Sunday, May 18, 2014

I'll take a corn-on-the-cob with no butter please....

By: Jeanette Andrade MS,RDN,LDN

As a little girl my family would head up to the annual Wisconsin state fair for some good eats and fun on the rides. Shortly after we paid our entrance fee, we would run to stand in the long line at the sweet corn-on-the-cob tent. I remember the person would take our order and dip the entire corn-on-the-cob into the huge vat of butter and wrap it in a small piece of wax paper with some napkins that would soon be soaked in butter. I would then take the salt shaker and sprinkle the corn with salt. My mouth would be watering as I went to take a bite. When I finally took that bite, my mouth had little fireworks going off of it as there was a mix of sweetness, saltiness, and of course fat. I devoured that corn in a matter of minutes. Man, those were the good days. Now, I use much less butter and even request them not to dip the corn in butter. I hardly even sprinkle the salt on the corn. So you may ask, “Why should I not add butter and salt to my corn-on-the-cob? What is so special about eating corn by itself?” 

Corn is a starchy vegetable, which means it has more carbohydrates than non-starchy vegetables such as green beans or carrots. This is not bad as carbohydrates provides you with energy and keeps your intestinal tract happy as fibers are within corn. Additionally, corn contains antioxidants (touched on in the strawberry blog), but these antioxidants differ depending upon the color of the corn (i.e. white, yellow, purple, or red). Since I live in the mid-west the most common color corn variety is yellow. Yellow corn has antioxidant properties derived from carotenoids, specifically lutein and zeaxanthin (1).  Corn also contains B-vitamins, phosphorous, and manganese (1). So the next time you stand in the long line to get a corn-on-the-cob ask for no butter and do not use the salt to savor all the nutrients packed within that corn.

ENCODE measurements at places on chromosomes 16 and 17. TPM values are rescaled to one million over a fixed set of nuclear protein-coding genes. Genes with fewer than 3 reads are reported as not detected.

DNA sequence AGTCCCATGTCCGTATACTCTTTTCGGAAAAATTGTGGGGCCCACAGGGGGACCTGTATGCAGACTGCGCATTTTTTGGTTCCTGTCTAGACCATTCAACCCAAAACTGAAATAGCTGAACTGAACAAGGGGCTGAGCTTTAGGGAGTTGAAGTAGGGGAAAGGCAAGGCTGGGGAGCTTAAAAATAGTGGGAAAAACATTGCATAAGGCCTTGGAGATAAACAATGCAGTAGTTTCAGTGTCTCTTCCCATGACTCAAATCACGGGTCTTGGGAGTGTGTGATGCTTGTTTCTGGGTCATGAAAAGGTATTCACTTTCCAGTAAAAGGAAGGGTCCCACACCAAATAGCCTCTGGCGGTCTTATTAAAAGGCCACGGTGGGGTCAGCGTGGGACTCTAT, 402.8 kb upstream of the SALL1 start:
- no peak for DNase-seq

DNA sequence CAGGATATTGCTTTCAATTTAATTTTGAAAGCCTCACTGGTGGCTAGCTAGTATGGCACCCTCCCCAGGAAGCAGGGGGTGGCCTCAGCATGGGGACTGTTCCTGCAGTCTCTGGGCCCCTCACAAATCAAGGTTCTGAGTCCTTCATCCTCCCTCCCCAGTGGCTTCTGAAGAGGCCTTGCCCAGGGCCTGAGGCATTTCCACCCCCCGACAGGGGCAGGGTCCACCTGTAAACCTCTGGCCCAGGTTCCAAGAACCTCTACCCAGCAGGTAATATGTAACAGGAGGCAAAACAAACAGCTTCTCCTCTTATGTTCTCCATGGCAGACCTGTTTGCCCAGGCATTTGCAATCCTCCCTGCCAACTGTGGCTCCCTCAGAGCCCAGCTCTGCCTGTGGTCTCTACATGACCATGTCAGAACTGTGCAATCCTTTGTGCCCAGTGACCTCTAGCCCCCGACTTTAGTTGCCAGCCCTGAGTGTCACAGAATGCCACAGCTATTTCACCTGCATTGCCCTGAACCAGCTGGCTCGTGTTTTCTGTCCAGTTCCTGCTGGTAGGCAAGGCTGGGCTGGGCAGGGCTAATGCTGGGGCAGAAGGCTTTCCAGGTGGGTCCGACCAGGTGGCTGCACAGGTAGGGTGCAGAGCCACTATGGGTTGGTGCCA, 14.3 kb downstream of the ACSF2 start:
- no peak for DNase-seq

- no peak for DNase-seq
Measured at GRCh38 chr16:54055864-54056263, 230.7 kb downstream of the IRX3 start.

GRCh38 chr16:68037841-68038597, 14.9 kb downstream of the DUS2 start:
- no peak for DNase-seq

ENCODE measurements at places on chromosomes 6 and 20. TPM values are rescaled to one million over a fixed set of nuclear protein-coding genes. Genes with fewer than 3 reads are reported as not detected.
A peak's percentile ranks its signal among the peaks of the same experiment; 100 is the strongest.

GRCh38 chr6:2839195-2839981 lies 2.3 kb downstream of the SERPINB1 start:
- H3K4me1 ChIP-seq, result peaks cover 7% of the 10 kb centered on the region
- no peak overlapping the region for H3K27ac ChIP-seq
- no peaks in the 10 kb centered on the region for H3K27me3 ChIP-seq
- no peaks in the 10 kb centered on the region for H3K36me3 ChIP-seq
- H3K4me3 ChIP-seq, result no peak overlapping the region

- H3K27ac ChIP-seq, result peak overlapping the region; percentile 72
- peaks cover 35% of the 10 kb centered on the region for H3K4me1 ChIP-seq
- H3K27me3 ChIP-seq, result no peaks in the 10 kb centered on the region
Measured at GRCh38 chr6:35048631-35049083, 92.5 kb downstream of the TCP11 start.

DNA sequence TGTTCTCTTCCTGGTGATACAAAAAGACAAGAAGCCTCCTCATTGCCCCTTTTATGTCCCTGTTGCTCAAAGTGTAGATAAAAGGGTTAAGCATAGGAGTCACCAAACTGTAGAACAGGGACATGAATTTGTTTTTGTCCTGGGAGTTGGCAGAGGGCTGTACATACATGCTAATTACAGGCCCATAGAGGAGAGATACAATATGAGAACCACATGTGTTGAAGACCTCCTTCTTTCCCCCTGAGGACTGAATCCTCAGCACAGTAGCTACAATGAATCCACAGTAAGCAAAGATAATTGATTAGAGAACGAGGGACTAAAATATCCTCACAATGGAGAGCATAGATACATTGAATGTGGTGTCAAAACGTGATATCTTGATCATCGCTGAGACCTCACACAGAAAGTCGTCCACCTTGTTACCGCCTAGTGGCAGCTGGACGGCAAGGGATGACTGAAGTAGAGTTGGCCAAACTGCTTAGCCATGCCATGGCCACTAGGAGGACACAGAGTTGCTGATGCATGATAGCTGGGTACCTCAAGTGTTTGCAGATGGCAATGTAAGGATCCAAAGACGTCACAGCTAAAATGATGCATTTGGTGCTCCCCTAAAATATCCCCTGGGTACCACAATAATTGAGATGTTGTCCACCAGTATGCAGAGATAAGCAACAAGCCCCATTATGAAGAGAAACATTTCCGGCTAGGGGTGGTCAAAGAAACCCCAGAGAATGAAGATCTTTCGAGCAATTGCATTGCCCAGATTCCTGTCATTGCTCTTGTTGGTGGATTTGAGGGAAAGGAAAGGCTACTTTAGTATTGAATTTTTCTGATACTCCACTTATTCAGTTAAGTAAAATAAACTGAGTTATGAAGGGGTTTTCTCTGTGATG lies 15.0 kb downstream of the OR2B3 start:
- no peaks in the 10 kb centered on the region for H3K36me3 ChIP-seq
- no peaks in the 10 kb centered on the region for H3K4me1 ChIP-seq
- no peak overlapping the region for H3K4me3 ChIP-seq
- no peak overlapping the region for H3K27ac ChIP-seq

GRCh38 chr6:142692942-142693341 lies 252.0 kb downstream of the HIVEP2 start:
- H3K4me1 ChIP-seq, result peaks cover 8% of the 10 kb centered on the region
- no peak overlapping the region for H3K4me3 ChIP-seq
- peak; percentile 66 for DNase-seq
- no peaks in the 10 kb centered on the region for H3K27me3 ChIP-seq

1)      The George Mateljan Foundation (2014). Corn. Retrieved from


Beverly Holmes said...

Corn is not a vegetable, it is a grain.

Beverly Holmes said...

I must say that although corn is not a vegetable, grains are very good for you as well, and I love corn. When I was living in Germany some years ago, I was told that they did not eat corn there, it was food for their livestock. I don't know if that has changed since then. Now corn is also harvested for fuel. Enjoy your corn. (:

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